Pentagon to release details on resumption of allied drills after Olympics

The Pentagon said Tuesday that details on currently suspended South Korea-US military exercises will be released after the Olympics end next month.South Korean Defense Minister Song Young-moo said earlier in the day that the allies will announce the dates of the exercises once both the Olympics and Paralympics in PyeongChang, South Korea, are over on March 18. The announcement will come before April, he added."The United States and the Republic of Korea deconflicted the start of our annual US-ROK joint exercises until after the conclusion of the Winter Olympics," Lt. Col. Chris Logan, a Pentagon spokesman, told Yonhap by email. "The focus during this time is ensuring the security and success of the Games. Additional information will be released after the Olympics."


The Korea Times (http://www.koreatimes.co.kr)

South Korea signs free trade deal with Central American nations

South Korea and five Central American nations signed a trade deal to lower tariffs and other barriers on a wide range of areas to expand business ties, Seoul's trade ministry said Wednesday.South Korea inked the free trade agreement (FTA) with Costa Rica, El Salvador, Honduras, Nicaragua and Panama to ease duties on over 95 percent of goods and open up the service and investment market.Talks on the pact started in June 2015 and covered 24 chapters addressing goods, service and investment, non-tariff barriers, trade remedies and dispute settlement system."South Korea is the first Asian country to strike a trade deal with five Central American nations, paving the way for Korean companies to expand their foothold in the market ahead of their Chinese and Japanese rivals," the Ministry of Trade, Industry and Energy said in a statement.

Korea at war with Samsung: butchering golden goose

Korea is at war with Samsung Group with a ferocity that sometimes shows as if it won't be over until one of the two is done away with.The irony is that Samsung is the lifeline of Korean Inc., being the biggest employer, exporter, taxpayer, charity giver and the single largest pillar to support the stock market, possibly all at once.If it were the firm of another country, it would be treated like a goose laying a golden egg. By extension of this logic, are Koreans getting greedy enough to kill the goose and get all the gold inside immediately? From Samsung's perspective, it is only natural to ask why it is the victim of its own success.Instead of answering these questions, let's look at three battles the nation and its biggest corporation are fighting, because we pretty much know the stock answers to these questions ― historic collusion between the state and Samsung and other chaebol, and the people's sense of ownership to chaebol on the belief that the corporate behemoths have grown on the sweat, blood and tears of taxpayers.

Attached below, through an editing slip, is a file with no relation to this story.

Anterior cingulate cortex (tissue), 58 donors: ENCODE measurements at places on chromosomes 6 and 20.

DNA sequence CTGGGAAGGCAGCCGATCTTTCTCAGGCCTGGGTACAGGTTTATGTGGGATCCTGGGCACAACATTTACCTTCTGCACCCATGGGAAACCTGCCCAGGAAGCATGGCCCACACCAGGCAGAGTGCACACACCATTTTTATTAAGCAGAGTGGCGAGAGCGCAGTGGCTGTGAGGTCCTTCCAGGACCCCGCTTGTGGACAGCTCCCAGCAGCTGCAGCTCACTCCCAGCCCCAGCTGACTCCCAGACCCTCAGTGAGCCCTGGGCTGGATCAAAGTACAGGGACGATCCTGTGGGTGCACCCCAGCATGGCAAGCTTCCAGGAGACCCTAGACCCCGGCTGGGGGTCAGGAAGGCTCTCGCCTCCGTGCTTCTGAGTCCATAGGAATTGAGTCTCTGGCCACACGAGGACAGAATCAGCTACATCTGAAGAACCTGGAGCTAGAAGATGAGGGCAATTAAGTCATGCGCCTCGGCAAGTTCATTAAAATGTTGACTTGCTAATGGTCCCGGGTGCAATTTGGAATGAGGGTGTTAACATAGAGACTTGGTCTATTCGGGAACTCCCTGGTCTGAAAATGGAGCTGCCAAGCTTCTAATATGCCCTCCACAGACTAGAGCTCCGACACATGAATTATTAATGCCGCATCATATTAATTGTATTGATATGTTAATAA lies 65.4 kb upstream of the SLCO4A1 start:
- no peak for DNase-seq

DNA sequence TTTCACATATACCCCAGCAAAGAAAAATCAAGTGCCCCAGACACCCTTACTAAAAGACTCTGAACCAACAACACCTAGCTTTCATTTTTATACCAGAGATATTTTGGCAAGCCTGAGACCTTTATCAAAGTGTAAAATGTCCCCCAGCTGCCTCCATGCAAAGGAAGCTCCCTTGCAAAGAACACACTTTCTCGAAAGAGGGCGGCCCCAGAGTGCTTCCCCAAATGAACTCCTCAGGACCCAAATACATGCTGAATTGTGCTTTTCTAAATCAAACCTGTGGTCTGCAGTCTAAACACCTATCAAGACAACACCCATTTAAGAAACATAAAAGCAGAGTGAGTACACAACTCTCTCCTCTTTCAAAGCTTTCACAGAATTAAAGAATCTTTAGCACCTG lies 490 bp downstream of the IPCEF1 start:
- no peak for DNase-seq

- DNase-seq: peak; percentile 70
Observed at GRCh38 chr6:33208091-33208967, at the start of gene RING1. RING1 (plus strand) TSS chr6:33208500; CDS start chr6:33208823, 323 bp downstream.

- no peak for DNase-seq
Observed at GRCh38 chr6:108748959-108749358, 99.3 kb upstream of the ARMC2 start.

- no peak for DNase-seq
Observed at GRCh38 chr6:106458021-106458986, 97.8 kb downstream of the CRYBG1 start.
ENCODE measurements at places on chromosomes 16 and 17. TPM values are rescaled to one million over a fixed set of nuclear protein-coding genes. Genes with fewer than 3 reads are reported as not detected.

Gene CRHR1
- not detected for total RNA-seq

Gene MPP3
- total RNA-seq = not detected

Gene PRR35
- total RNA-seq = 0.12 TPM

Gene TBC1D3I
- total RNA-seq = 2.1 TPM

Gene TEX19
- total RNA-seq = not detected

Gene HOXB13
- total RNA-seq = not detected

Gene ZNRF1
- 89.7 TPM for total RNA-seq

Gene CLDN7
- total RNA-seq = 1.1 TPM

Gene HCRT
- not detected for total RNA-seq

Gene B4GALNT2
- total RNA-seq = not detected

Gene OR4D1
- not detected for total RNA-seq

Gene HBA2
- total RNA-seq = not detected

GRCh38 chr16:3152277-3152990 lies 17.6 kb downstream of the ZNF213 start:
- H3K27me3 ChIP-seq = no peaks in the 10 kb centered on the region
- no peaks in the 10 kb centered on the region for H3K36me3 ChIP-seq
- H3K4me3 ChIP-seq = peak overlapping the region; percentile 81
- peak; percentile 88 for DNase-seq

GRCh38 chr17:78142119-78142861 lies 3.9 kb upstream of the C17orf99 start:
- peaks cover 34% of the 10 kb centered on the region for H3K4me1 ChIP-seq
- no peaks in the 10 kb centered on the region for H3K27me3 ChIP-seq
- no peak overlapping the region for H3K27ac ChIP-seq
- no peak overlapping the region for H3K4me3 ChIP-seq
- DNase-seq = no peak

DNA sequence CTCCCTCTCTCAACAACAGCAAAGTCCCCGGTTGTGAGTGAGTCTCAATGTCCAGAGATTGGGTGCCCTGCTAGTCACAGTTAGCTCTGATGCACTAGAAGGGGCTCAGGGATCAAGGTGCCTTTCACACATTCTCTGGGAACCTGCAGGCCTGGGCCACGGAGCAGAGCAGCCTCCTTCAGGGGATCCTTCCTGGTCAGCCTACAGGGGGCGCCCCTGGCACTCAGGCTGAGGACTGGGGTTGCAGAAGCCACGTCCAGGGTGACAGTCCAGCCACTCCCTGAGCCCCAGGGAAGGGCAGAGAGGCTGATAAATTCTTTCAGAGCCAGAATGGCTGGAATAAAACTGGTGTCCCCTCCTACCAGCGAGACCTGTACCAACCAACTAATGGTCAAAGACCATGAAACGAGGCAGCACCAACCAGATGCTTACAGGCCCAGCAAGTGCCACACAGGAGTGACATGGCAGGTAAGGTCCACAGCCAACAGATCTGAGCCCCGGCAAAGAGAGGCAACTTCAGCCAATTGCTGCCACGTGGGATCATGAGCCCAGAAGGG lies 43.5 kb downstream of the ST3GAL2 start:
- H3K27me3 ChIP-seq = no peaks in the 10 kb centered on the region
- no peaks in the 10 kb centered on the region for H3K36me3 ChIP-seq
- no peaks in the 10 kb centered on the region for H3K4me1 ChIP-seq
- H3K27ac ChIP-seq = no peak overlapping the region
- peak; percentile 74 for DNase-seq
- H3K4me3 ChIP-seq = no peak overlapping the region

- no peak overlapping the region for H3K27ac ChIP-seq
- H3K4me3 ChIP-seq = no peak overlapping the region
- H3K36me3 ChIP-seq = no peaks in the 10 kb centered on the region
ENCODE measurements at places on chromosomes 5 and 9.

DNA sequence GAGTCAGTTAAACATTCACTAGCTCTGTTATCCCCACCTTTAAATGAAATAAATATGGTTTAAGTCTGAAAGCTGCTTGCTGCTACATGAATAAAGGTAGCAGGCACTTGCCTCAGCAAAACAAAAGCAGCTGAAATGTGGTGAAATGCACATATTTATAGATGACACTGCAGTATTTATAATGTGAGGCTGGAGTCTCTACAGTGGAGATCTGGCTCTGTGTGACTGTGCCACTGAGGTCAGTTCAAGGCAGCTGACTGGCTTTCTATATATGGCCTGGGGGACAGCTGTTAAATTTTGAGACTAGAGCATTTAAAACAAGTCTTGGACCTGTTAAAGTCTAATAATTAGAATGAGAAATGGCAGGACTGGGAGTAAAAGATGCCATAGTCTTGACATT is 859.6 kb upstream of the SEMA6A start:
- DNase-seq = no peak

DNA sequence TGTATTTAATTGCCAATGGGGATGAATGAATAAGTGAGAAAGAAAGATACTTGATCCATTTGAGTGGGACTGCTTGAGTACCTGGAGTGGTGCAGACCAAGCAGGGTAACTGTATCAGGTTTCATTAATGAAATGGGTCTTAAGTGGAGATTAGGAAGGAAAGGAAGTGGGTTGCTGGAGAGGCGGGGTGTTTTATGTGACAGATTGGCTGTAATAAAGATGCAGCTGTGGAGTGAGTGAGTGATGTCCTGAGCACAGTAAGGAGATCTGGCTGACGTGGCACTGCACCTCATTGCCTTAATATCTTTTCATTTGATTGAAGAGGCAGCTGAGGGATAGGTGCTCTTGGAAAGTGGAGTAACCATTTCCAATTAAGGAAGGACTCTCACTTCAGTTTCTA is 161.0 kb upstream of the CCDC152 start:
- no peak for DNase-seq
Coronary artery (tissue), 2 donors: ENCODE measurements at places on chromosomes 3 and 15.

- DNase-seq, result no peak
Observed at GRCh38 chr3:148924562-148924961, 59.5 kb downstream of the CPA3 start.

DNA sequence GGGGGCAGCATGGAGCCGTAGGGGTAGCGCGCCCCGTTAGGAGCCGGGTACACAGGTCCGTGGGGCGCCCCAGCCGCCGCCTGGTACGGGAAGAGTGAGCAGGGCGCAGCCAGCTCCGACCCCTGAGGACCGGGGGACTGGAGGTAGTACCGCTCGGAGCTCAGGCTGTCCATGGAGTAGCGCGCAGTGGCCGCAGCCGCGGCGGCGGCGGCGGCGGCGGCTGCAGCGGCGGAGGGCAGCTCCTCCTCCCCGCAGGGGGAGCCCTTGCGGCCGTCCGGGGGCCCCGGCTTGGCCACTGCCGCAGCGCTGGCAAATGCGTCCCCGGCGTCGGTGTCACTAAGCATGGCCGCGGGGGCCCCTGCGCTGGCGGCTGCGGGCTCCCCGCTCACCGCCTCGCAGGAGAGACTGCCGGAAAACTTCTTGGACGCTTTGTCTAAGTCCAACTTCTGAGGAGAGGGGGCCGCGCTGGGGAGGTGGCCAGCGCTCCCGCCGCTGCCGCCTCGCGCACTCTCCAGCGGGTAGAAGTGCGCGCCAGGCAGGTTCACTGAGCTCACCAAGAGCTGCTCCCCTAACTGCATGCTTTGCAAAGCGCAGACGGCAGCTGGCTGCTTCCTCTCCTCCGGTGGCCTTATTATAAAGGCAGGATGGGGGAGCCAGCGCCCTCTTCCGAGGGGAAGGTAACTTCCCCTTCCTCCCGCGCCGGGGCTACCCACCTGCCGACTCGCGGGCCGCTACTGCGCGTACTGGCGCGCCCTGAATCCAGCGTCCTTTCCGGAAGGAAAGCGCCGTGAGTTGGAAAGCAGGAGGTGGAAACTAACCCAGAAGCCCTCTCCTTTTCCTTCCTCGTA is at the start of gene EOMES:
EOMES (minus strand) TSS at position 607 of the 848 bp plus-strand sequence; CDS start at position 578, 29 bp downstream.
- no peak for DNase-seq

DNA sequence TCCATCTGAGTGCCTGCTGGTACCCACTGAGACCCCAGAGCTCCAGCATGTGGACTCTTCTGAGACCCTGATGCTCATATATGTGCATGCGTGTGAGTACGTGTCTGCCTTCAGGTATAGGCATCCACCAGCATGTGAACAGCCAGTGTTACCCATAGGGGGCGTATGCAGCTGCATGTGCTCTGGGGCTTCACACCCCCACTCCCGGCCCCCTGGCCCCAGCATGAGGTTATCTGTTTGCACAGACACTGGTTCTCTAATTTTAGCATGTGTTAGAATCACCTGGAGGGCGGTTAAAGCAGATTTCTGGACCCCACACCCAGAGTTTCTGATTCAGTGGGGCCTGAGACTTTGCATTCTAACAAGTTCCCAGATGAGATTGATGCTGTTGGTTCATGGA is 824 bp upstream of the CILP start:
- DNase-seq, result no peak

Is GM withdrawal a fixed game?

A senior union leader of General Motors (GM) Korea said Tuesday he suspected the Detroit-based automaker was arranging to restructure its Korean operations when it named CEO Kaher Kazem midway through last year. The previous GM India President took charge of the ailing Incheon-based automaker on Sept. 1, replacing his predecessor, James Kim, who resigned after suffering low sales for years.In less than half a year after Kazem came on board, GM decided to shut down its Gunsan plant 180 kilometers south of Seoul. Hinting at a possible full-scale pullout, the company said that it will decide about the remaining three factories here soon."When Kazem took the helm, many became worried, as he is known as Mr. Downsizing at GM. Although GM Korea denied it back then, the concerns are now becoming a reality," said a senior union leader who asked not to be named. "Now I suspect that former CEO James Kim was pressed to step down so that GM could appoint Mr. Downsizing as the new chief of GM Korea. All this add up. I suspect GM might have given up its Korean unit last year."